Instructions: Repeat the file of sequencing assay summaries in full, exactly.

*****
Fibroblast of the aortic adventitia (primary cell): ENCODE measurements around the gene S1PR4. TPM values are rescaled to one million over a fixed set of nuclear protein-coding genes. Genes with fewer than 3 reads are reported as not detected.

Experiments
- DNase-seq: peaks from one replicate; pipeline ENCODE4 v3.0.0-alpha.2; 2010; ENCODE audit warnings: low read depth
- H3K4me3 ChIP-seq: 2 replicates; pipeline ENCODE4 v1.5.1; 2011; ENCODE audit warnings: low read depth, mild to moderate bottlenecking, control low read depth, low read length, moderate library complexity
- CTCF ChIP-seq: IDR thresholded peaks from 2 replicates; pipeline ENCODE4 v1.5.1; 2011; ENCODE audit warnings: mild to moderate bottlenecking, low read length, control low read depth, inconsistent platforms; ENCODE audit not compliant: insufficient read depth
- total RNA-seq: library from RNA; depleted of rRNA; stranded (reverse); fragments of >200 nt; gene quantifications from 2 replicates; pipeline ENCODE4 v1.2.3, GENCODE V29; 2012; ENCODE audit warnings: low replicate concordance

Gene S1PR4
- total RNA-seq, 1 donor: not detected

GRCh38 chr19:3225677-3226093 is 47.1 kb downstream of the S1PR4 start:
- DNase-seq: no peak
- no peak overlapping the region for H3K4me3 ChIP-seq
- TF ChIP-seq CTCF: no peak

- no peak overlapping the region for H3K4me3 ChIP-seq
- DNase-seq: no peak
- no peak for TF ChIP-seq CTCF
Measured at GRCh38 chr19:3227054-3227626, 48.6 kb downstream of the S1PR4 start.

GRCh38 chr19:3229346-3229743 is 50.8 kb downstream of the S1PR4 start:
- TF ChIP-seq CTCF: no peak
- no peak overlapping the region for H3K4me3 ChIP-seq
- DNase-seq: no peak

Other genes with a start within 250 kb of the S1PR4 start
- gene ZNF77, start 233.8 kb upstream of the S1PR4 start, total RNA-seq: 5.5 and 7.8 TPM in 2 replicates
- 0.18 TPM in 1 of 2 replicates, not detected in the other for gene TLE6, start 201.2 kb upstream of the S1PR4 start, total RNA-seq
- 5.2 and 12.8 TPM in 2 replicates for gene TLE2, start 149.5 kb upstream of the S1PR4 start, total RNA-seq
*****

Fibroblast of the aortic adventitia (primary cell): ENCODE measurements around the gene S1PR4. TPM values are rescaled to one million over a fixed set of nuclear protein-coding genes. Genes with fewer than 3 reads are reported as not detected.

Experiments
- DNase-seq: peaks from one replicate; pipeline ENCODE4 v3.0.0-alpha.2; 2010; ENCODE audit warnings: low read depth
- H3K4me3 ChIP-seq: 2 replicates; pipeline ENCODE4 v1.5.1; 2011; ENCODE audit warnings: low read depth, mild to moderate bottlenecking, control low read depth, low read length, moderate library complexity
- CTCF ChIP-seq: IDR thresholded peaks from 2 replicates; pipeline ENCODE4 v1.5.1; 2011; ENCODE audit warnings: mild to moderate bottlenecking, low read length, control low read depth, inconsistent platforms; ENCODE audit not compliant: insufficient read depth
- total RNA-seq: library from RNA; depleted of rRNA; stranded (reverse); fragments of >200 nt; gene quantifications from 2 replicates; pipeline ENCODE4 v1.2.3, GENCODE V29; 2012; ENCODE audit warnings: low replicate concordance

Gene S1PR4
- total RNA-seq, 1 donor: not detected

GRCh38 chr19:3225677-3226093 is 47.1 kb downstream of the S1PR4 start:
- DNase-seq: no peak
- no peak overlapping the region for H3K4me3 ChIP-seq
- TF ChIP-seq CTCF: no peak

- no peak overlapping the region for H3K4me3 ChIP-seq
- DNase-seq: no peak
- no peak for TF ChIP-seq CTCF
Measured at GRCh38 chr19:3227054-3227626, 48.6 kb downstream of the S1PR4 start.

GRCh38 chr19:3229346-3229743 is 50.8 kb downstream of the S1PR4 start:
- TF ChIP-seq CTCF: no peak
- no peak overlapping the region for H3K4me3 ChIP-seq
- DNase-seq: no peak

Other genes with a start within 250 kb of the S1PR4 start
- gene ZNF77, start 233.8 kb upstream of the S1PR4 start, total RNA-seq: 5.5 and 7.8 TPM in 2 replicates
- 0.18 TPM in 1 of 2 replicates, not detected in the other for gene TLE6, start 201.2 kb upstream of the S1PR4 start, total RNA-seq
- 5.2 and 12.8 TPM in 2 replicates for gene TLE2, start 149.5 kb upstream of the S1PR4 start, total RNA-seq